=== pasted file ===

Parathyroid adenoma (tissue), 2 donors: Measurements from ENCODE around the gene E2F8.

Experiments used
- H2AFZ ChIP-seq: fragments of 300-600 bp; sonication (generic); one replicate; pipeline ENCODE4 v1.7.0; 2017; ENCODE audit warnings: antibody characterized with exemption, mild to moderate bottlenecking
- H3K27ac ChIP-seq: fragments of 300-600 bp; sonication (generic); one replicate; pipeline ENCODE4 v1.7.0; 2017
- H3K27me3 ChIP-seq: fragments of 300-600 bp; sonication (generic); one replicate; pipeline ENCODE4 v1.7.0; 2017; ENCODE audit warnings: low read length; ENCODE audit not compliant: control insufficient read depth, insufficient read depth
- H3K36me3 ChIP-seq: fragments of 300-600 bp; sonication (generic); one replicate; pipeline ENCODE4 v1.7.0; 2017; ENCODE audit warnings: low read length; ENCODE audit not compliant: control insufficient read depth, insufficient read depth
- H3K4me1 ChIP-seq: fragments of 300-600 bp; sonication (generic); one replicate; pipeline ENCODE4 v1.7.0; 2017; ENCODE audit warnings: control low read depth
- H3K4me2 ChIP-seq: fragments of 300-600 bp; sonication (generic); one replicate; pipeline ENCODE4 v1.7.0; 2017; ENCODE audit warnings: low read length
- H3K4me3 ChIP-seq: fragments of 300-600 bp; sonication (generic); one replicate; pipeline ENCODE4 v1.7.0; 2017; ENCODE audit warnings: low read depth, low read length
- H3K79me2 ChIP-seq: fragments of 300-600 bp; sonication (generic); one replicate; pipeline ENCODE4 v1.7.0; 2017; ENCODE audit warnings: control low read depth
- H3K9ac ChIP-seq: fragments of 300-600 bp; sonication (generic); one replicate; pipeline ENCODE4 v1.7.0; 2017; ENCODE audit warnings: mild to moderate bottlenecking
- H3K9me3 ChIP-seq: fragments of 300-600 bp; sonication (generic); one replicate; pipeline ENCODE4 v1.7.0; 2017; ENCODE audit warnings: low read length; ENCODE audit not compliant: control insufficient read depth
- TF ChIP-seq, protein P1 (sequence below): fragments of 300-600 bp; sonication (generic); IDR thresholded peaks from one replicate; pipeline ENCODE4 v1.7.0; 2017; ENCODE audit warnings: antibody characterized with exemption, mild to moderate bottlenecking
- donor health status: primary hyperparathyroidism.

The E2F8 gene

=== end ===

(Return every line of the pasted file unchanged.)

Parathyroid adenoma (tissue), 2 donors: Measurements from ENCODE around the gene E2F8.

Experiments used
- H2AFZ ChIP-seq: fragments of 300-600 bp; sonication (generic); one replicate; pipeline ENCODE4 v1.7.0; 2017; ENCODE audit warnings: antibody characterized with exemption, mild to moderate bottlenecking
- H3K27ac ChIP-seq: fragments of 300-600 bp; sonication (generic); one replicate; pipeline ENCODE4 v1.7.0; 2017
- H3K27me3 ChIP-seq: fragments of 300-600 bp; sonication (generic); one replicate; pipeline ENCODE4 v1.7.0; 2017; ENCODE audit warnings: low read length; ENCODE audit not compliant: control insufficient read depth, insufficient read depth
- H3K36me3 ChIP-seq: fragments of 300-600 bp; sonication (generic); one replicate; pipeline ENCODE4 v1.7.0; 2017; ENCODE audit warnings: low read length; ENCODE audit not compliant: control insufficient read depth, insufficient read depth
- H3K4me1 ChIP-seq: fragments of 300-600 bp; sonication (generic); one replicate; pipeline ENCODE4 v1.7.0; 2017; ENCODE audit warnings: control low read depth
- H3K4me2 ChIP-seq: fragments of 300-600 bp; sonication (generic); one replicate; pipeline ENCODE4 v1.7.0; 2017; ENCODE audit warnings: low read length
- H3K4me3 ChIP-seq: fragments of 300-600 bp; sonication (generic); one replicate; pipeline ENCODE4 v1.7.0; 2017; ENCODE audit warnings: low read depth, low read length
- H3K79me2 ChIP-seq: fragments of 300-600 bp; sonication (generic); one replicate; pipeline ENCODE4 v1.7.0; 2017; ENCODE audit warnings: control low read depth
- H3K9ac ChIP-seq: fragments of 300-600 bp; sonication (generic); one replicate; pipeline ENCODE4 v1.7.0; 2017; ENCODE audit warnings: mild to moderate bottlenecking
- H3K9me3 ChIP-seq: fragments of 300-600 bp; sonication (generic); one replicate; pipeline ENCODE4 v1.7.0; 2017; ENCODE audit warnings: low read length; ENCODE audit not compliant: control insufficient read depth
- TF ChIP-seq, protein P1 (sequence below): fragments of 300-600 bp; sonication (generic); IDR thresholded peaks from one replicate; pipeline ENCODE4 v1.7.0; 2017; ENCODE audit warnings: antibody characterized with exemption, mild to moderate bottlenecking
- donor health status: primary hyperparathyroidism.

The E2F8 gene